The company I work for creates very technical reports. Many of the Microsoft Word documents I edit are loaded with complicated tables, charts, and other figures. The pages frequently switch between portrait and landscape orientation, so I have to relocate the page number and remove the other header and footer information on the landscape page and then add it back to subsequent portrait pages.
You might think a sophisticated program like Word would make it easy to reformat a single landscape page and revert to the original formatting afterward, but it isn't.
In Word 2003, the steps required to do so run well into the double digits:
Click Insert, Break, select "Next page" under "Section break types," and click OK. Next, click View, Header and Footer to open the Header and Footer toolbar. Click in the header of the section you just created and deselect Link to Previous in the Header and Footer toolbar to disable this feature. Next, click in the footer and deselect the Link to Previous option again. You should no longer see Same as Previous in either the header or the footer.
Now the changes you make will apply only to the pages in the new section. Choose File, Page Setup, select Landscape in the Orientation section on the Margins tab, and click OK. Highlight the page number in the footer and drag it to the left side of the landscape page, where it will appear on the "bottom" when the landscape page prints along with the document's portrait pages. With the page number highlighted, click Format, Text Direction, and choose the appropriate option.
When the pages of your document switch back to portrait orientation, you have to reverse the process to relocate the page number and reinsert the other header and footer information. Otherwise, the changes you make on the portrait page will appear on the landscape pages that precede it. You must also make sure "Continue from previous section" is selected in the Page Number Format dialog box if you want the page numbering in the new section to pick up where it left off in the previous section.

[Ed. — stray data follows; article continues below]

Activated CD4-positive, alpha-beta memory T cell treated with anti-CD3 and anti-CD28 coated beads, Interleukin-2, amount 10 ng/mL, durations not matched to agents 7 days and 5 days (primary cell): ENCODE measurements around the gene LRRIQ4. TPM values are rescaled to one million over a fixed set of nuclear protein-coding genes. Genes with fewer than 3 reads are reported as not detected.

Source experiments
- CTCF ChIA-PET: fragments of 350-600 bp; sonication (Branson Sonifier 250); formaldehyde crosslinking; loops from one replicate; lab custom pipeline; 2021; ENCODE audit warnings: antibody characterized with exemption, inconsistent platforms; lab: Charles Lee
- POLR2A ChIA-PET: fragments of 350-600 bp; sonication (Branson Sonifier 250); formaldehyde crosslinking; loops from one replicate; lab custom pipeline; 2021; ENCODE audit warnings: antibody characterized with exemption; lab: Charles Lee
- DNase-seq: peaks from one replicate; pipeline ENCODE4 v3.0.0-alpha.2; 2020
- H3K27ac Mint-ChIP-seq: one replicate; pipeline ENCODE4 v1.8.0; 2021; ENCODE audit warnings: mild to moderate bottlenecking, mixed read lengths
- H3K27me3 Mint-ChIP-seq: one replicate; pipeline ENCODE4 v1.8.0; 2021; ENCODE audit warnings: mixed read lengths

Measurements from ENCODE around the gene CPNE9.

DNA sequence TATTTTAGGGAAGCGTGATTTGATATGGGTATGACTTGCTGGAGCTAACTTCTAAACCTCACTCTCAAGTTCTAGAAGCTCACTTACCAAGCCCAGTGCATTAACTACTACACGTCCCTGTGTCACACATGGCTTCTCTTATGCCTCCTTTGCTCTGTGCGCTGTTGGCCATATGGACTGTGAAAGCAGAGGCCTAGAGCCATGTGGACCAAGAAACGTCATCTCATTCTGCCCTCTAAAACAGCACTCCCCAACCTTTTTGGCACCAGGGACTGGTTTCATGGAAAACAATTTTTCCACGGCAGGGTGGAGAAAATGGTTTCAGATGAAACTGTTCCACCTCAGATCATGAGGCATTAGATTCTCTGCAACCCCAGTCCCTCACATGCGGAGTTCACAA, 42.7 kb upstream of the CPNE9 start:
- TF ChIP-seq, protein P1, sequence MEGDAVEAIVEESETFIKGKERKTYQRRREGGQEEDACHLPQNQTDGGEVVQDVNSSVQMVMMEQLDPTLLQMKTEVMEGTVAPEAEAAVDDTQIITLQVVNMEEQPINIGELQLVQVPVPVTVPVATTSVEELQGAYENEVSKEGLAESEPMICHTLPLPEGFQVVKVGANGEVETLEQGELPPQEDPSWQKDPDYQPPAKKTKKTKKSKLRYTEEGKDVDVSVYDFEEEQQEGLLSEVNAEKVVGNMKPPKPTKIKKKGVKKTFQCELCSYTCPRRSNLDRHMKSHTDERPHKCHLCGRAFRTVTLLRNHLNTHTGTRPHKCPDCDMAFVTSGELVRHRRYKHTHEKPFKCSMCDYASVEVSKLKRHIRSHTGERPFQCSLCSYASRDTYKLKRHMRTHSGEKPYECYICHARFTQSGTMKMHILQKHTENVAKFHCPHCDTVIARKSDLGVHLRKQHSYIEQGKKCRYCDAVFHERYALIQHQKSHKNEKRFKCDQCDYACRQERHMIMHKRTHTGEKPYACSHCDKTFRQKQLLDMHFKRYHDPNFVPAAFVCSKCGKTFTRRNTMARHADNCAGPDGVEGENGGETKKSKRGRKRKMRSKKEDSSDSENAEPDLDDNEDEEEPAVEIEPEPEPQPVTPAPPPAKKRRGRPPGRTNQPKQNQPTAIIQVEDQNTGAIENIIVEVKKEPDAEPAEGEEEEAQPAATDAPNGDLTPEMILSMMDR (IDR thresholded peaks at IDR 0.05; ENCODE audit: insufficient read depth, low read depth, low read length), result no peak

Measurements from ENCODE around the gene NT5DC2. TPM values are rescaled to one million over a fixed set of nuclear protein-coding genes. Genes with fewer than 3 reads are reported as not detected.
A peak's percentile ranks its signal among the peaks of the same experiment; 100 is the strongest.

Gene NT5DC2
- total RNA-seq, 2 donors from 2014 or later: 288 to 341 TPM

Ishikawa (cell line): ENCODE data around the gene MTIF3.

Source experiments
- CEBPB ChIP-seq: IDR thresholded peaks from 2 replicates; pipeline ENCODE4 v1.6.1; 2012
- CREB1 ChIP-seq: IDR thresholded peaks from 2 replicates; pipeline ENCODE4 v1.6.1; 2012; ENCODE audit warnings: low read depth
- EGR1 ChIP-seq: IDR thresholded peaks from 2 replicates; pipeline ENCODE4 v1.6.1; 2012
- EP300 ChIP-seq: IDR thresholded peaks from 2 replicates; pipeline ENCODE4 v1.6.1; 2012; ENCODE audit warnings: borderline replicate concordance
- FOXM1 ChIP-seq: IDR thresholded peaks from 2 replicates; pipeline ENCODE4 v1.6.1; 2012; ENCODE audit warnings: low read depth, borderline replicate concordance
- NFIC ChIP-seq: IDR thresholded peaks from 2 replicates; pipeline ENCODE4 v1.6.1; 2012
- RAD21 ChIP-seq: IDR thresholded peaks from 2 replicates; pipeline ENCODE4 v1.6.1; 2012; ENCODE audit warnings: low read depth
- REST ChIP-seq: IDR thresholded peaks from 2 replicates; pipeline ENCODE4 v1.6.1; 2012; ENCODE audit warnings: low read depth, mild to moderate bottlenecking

Switching orientation in Word 2007 and 2010 is no picnic
Bouncing between portrait and landscape page layouts in a Word 2007 or 2010 document isn't much easier. In fact, you can't drag page numbers out of the header and footer in these versions of Word. Instead, you have to select a header and footer layout that places the page number on the side and then reformat and reposition the number so it matches the page numbers on the document's pages in portrait orientation.
As in Word 2003, you start by inserting a section break. Click Page Layout, Breaks, and select Next Page under Section Breaks. You also have to deselect the Link to Previous option in the Header and Footer toolbar, just as in Word 2003.
To open the Header and Footer Tools tab, double-click in the header or footer, or click Insert, Footer (or Header), Edit Footer (or Header). Choose Link to Previous in the Navigation section to deselect this option; the Same as Previous tag will disappear from the right side of the header or footer margin. Unfortunately, this option still has to be disabled separately for the header and the footer.
Now you're ready to change from portrait to landscape mode: in both Word 2007 and 2010, choose the Page Layout tab, click Orientation, and make your selection. Reopen the Header and Footer ribbon and remove any headings or other text you don't want to appear on the landscape page. Next, click Page Number, Page Margins and select one of the handful of layouts with page numbers on the left side of the landscape page.
Once again, you have to reposition and reformat the page number to match the portrait pages in your document. With the header and footer active, select the page number and relocate it by dragging or using the arrow keys. To turn the page number sideways so it matches the numbers on portrait pages, click Format, Text Direction, and choose the option to rotate the text 90 degrees.
When the document reverts to portrait mode, you insert yet another next-page section break, deselect Link to Previous all over again, reinsert any headings or other text you removed in the landscape page, reposition the page number, and hope you won't have to do the Word page-orientation shuffle too often.
Of course, you could create a macro that automates the portrait-to-landscape-to-portrait process, but that's a subject for a later post.